Are President Obama's cabinet secretaries on notice?
The White House has been playing shaky defense since Vice President Joe Biden and Education Secretary Arne Duncan endorsed gay marriage, putting more pressure than ever on President Obama to do the same.
The divide between Duncan and Biden and the president is playing out as gay marriage is debated across the country. North Carolina voters on Tuesday voted to change their state constitution to ban not only gay marriage, but civil unions too.
Obama supports civil unions, but he does agree with the majority of North Carolina voters who don't think gays should get married — at least according to spokesman Jay Carney.
There's a good chance that's not the case. The open secret in Washington and in the gay community is that Obama most likely supports gay marriage and is waiting until after Election Day to make his views public. Leaders in the gay community fully expect Obama to do just that, and he has done little to persuade them otherwise (his strange perennial explanation of his "evolving" views on gays, for instance).
But now the questions are coming faster and more furiously, after Biden and Duncan joined housing secretary Shaun Donovan on the list of cabinet members who publicly want gay marriage. Carney has spent a great deal of time this week deflecting questions, at times prompting laughter from the press corps.
ABC News asked all the other cabinet departments and agencies about their secretaries' views on marriage, and not a single one of them got back to us, even after promises to do so. The Justice Department and the Department of Defense sent an email back our way, and that was to formally decline to comment.
Fred Sainz, the VP of communications at the pro-gay Human Rights Campaign, suggested that the White House's Office of Cabinet Affairs sent a memo to the departments telling them not to talk about gay marriage and to defer to the White House on the matter.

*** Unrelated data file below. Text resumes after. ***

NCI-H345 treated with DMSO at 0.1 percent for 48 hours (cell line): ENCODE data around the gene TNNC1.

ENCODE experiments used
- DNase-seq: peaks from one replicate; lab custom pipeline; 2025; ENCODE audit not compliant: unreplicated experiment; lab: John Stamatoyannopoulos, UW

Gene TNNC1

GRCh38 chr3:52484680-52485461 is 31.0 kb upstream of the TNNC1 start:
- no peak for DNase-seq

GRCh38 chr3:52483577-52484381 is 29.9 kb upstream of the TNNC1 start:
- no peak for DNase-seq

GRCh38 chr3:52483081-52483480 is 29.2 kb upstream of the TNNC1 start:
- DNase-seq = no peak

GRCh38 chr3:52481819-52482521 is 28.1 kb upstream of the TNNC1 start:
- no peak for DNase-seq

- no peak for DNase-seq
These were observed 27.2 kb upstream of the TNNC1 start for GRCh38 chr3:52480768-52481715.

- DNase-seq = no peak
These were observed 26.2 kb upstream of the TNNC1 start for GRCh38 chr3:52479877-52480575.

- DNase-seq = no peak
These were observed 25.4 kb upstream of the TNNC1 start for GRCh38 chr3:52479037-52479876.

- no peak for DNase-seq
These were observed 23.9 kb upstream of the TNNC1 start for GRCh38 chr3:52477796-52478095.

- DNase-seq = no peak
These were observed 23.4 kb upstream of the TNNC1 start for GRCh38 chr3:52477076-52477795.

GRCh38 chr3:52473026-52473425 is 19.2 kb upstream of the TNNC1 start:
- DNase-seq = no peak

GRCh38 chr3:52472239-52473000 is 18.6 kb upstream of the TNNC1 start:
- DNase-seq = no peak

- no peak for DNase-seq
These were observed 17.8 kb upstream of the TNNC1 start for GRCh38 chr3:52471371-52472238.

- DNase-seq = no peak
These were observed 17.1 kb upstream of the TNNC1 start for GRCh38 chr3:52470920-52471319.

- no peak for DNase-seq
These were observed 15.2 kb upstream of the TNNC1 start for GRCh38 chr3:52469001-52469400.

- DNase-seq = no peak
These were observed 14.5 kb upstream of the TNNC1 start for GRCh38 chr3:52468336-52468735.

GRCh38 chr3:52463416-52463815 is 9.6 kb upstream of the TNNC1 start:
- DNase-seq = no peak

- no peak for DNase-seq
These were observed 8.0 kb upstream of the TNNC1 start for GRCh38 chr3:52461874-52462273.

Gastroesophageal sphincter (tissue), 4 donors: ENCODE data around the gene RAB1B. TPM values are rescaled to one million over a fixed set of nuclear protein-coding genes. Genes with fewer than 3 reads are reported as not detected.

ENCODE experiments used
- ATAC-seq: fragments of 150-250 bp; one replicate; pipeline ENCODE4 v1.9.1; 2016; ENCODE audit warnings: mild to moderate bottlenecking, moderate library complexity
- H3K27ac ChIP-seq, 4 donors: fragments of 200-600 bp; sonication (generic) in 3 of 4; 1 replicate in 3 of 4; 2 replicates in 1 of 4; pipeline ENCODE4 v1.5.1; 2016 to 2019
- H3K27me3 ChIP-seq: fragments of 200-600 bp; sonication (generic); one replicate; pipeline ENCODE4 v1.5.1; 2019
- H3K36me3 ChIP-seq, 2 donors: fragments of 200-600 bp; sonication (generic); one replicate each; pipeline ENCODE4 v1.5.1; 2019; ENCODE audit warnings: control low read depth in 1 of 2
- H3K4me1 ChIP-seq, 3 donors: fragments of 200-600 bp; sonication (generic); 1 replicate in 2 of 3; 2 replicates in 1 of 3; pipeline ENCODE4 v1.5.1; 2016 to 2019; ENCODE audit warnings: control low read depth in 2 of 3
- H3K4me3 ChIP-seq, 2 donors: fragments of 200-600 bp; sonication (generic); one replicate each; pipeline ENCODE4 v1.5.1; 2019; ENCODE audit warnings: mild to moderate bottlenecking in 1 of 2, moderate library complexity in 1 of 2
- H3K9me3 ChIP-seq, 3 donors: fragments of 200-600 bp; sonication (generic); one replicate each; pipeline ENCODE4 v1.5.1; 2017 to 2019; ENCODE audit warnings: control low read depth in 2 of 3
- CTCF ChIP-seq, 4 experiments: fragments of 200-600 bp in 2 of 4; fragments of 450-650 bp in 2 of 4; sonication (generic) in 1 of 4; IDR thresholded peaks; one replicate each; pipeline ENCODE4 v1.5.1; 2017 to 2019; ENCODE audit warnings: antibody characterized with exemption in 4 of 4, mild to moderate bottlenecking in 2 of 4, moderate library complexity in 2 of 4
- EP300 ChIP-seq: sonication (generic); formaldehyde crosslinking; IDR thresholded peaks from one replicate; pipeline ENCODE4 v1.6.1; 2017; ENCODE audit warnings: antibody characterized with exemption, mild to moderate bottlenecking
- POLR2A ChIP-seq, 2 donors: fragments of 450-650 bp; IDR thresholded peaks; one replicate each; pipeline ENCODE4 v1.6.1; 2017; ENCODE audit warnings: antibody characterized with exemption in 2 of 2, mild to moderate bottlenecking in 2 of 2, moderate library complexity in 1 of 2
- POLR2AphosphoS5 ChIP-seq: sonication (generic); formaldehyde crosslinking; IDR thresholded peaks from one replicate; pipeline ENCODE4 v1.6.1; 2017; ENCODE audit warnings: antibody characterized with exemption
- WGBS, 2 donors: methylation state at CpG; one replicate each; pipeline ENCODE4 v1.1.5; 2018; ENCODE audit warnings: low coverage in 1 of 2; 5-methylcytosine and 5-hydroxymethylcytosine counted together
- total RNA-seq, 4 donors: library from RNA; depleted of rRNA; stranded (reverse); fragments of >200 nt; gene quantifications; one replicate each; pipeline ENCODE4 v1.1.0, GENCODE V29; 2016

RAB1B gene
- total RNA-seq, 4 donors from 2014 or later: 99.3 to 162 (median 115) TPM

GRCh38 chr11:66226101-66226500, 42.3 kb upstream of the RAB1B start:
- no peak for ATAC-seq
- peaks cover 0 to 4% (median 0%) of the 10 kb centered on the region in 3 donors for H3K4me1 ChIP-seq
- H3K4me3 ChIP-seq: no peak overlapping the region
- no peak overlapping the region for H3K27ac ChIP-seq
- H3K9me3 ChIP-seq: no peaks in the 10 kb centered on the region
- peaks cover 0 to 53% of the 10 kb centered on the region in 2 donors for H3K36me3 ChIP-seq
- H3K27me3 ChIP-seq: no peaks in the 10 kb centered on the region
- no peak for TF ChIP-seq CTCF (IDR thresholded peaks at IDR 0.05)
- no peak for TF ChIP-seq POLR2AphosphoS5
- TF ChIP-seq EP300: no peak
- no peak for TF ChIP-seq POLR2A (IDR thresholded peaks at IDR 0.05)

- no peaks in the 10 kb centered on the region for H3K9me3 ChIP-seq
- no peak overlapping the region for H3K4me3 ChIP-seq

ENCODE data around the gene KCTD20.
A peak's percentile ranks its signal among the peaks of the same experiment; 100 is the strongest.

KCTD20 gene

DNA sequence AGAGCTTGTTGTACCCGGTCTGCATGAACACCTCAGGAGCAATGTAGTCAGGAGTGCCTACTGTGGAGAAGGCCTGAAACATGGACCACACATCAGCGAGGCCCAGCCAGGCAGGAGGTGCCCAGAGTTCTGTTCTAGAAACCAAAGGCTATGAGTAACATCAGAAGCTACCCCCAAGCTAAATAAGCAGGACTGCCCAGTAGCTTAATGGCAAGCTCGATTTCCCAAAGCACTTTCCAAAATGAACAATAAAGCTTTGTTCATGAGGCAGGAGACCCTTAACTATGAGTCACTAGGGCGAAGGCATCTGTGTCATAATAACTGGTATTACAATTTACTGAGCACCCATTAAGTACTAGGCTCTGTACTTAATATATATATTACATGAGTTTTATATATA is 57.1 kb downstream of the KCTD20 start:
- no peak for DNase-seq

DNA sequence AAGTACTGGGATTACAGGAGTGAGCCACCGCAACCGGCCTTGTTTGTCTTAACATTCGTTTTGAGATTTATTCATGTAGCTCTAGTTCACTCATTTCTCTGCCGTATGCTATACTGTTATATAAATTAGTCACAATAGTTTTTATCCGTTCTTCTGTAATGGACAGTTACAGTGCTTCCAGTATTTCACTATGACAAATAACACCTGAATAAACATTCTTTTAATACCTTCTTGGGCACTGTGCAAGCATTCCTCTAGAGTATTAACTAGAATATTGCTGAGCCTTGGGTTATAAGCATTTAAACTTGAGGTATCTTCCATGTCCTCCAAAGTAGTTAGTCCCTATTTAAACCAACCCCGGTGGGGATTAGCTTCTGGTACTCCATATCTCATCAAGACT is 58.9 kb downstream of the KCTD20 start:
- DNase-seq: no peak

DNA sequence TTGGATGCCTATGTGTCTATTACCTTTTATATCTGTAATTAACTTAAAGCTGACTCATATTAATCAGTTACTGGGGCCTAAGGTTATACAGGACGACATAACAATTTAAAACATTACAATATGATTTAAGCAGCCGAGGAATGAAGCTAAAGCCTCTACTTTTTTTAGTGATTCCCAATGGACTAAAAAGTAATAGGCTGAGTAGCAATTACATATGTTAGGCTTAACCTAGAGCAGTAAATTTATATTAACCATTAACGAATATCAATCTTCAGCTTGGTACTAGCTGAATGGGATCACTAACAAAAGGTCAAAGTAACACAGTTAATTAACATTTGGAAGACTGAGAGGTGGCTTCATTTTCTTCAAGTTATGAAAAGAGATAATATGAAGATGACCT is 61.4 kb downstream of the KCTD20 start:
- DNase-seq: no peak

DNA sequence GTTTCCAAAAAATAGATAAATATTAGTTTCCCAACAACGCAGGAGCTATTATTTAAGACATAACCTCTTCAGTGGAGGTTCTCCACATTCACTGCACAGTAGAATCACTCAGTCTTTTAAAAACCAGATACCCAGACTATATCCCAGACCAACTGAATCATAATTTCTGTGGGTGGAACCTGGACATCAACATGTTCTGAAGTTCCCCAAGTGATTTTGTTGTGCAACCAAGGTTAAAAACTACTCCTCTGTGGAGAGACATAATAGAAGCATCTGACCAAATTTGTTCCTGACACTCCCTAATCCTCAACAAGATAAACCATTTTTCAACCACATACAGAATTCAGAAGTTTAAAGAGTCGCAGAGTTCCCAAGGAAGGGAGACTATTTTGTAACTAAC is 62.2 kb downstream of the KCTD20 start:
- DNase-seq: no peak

"My guess is that the vast majority of cabinet secretaries do support marriage equality," Sainz said. "From the White House's perspective, there's no sense in kind of creating day three of this story."
The Office of Cabinet Affairs declined to provide a response on the record. A White House official who asked not to be identified and wouldn't give a reason why said that no memo had been sent to agencies.
There's a chance that the radio silence might be broken at any public events cabinet secretaries have in the near future, when a reporter could sneak in a question about gay marriage. And the topic is likely to resurface on Monday, if not frequently before then, when Obama accepts a "medal of distinction" from Barnard College, which also is giving the award to Evan Wolfson, the founder of the pro-gay group Freedom to Marry.
That same day, Obama is scheduled to collect checks from donors in New York City at a fundraiser with Ricky Martin aimed at the gay community.
Wolfson said that when he meets Obama at Barnard, "I will encourage him to do what Vice President Biden has done to complete his journey in support of the freedom to marry and join the majority for marriage."
A Gallup poll reported Tuesday that half of Americans say gay marriage should be legal.
"The only way to have questions about the president's position on the freedom to marry slow down and go away is for the president to be clear and forthright in his support for the freedom to marry as so many other leading Democrats, including members of his own cabinet and the vice president, now have done," Wolfson said.
Obama canceled a trip to North Carolina on the day that the state voted on a constitutional amendment to ban gay marriage and civil unions — an amendment Obama has opposed but which appeared likely to pass.
Carney refused Tuesday to discuss Obama's recent conversations about gay marriage, though he suggested that the president might finally be willing, as gay rights advocates say, to complete his evolution.
"I'm sure it is the case that he will be asked again at some point when he gives interviews or press conferences about this issue, and I'll leave it to him to describe his personal views," Carney said.